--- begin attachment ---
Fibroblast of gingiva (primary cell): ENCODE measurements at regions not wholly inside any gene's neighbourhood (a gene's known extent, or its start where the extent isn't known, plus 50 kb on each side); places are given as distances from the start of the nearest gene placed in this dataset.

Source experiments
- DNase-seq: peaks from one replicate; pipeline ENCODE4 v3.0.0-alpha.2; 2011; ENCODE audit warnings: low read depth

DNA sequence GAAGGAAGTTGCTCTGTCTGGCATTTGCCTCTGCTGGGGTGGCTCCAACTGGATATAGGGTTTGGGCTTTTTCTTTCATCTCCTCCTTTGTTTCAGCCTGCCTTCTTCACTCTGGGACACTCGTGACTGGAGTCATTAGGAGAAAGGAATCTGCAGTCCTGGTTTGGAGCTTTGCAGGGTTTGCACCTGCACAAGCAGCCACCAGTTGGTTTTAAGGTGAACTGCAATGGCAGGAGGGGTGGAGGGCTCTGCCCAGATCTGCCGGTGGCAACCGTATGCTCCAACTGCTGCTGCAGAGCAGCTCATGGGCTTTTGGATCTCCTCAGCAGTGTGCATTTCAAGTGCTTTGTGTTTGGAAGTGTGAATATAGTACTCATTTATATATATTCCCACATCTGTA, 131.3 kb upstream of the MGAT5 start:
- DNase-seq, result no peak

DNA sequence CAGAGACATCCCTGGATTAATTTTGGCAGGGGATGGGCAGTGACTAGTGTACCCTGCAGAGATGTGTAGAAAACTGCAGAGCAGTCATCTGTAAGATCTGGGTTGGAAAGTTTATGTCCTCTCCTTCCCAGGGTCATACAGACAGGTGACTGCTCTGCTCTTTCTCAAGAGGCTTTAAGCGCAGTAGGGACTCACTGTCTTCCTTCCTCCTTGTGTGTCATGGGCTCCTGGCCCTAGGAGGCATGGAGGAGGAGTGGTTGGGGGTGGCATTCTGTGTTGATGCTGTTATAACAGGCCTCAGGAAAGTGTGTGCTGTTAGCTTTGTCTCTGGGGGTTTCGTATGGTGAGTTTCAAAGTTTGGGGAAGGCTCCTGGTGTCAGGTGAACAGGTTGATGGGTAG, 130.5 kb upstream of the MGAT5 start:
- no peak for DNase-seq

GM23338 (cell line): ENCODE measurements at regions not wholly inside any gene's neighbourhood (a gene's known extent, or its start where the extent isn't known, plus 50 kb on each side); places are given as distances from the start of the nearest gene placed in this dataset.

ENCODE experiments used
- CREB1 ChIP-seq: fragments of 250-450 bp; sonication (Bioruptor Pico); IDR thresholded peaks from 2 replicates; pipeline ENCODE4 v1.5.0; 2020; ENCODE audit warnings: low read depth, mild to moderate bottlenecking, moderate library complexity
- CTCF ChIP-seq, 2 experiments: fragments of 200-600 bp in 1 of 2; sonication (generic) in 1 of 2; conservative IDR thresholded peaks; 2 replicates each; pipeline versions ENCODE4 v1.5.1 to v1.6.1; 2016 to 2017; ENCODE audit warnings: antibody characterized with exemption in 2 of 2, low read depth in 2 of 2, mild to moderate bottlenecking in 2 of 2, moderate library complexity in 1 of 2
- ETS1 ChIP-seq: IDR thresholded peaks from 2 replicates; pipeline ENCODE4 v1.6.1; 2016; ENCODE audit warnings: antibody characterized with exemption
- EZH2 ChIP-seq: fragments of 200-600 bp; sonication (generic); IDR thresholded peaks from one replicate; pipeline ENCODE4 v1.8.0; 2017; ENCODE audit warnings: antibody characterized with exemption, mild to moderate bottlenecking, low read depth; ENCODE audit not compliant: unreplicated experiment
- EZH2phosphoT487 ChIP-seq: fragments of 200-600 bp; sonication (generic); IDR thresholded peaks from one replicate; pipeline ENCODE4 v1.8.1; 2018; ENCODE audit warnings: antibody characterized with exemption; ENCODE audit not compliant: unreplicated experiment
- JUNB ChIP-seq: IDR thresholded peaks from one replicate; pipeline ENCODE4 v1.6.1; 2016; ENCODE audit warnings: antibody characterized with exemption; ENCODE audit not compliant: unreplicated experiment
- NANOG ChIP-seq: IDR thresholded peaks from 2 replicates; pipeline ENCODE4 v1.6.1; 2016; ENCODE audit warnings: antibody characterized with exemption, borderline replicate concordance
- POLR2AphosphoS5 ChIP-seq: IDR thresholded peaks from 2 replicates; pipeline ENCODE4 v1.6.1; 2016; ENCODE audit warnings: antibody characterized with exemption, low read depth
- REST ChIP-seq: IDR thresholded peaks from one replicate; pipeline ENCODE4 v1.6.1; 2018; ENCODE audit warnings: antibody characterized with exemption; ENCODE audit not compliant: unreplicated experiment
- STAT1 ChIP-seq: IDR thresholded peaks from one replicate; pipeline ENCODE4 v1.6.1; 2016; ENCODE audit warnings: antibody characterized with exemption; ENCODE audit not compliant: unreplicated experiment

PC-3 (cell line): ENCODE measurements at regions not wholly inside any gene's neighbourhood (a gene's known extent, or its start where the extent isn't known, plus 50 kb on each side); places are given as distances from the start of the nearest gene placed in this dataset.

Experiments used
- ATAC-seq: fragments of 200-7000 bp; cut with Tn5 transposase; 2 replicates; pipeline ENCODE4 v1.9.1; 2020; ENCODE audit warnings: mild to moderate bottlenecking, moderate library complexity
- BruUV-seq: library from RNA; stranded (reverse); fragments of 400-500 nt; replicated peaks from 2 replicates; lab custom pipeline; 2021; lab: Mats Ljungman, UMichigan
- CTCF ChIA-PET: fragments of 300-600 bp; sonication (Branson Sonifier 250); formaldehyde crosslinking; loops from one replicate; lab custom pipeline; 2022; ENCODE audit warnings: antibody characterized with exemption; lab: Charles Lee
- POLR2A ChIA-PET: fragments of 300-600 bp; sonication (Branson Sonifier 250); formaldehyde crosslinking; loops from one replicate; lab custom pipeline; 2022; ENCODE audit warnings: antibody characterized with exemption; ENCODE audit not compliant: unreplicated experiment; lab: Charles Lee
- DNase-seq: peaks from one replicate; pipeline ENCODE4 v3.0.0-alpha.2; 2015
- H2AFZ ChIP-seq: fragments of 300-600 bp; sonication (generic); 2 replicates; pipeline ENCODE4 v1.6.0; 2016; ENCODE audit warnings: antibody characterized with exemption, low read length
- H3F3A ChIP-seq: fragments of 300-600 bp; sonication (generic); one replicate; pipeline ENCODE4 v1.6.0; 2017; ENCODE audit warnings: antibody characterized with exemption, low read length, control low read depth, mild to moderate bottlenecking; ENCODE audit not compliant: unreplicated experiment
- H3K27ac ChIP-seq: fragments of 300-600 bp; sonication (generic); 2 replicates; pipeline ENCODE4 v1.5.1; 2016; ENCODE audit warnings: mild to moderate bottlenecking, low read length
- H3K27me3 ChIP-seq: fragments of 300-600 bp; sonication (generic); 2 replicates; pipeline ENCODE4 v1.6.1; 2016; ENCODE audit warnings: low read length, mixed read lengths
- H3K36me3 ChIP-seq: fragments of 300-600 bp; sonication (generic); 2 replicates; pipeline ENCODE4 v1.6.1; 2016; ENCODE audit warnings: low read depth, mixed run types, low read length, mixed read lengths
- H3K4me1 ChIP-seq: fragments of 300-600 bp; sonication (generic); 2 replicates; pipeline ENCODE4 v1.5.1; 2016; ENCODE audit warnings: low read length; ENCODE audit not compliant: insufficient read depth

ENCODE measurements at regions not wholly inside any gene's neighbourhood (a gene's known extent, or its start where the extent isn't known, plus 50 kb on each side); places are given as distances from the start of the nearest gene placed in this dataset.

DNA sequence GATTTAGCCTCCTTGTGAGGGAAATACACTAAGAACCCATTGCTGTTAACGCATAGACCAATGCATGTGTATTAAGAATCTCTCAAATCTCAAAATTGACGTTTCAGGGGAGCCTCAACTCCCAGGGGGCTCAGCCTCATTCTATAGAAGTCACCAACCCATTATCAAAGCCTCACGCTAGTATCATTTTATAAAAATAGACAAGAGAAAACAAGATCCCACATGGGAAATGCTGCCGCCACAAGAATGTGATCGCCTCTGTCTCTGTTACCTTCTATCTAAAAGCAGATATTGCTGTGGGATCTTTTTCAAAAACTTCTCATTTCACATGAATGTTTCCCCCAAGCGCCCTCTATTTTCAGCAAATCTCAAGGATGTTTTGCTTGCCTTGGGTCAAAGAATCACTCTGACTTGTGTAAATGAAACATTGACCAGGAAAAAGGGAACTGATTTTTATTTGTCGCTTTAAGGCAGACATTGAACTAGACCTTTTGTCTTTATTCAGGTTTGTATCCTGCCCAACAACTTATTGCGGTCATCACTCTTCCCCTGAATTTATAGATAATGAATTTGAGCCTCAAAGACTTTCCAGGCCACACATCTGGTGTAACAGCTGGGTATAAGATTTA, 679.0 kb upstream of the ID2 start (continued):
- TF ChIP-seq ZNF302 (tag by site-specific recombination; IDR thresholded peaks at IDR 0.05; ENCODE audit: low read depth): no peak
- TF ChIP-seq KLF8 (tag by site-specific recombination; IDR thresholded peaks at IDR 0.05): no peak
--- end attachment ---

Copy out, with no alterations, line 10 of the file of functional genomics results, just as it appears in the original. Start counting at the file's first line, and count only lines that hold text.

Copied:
- CREB1 ChIP-seq: fragments of 250-450 bp; sonication (Bioruptor Pico); IDR thresholded peaks from 2 replicates; pipeline ENCODE4 v1.5.0; 2020; ENCODE audit warnings: low read depth, mild to moderate bottlenecking, moderate library complexity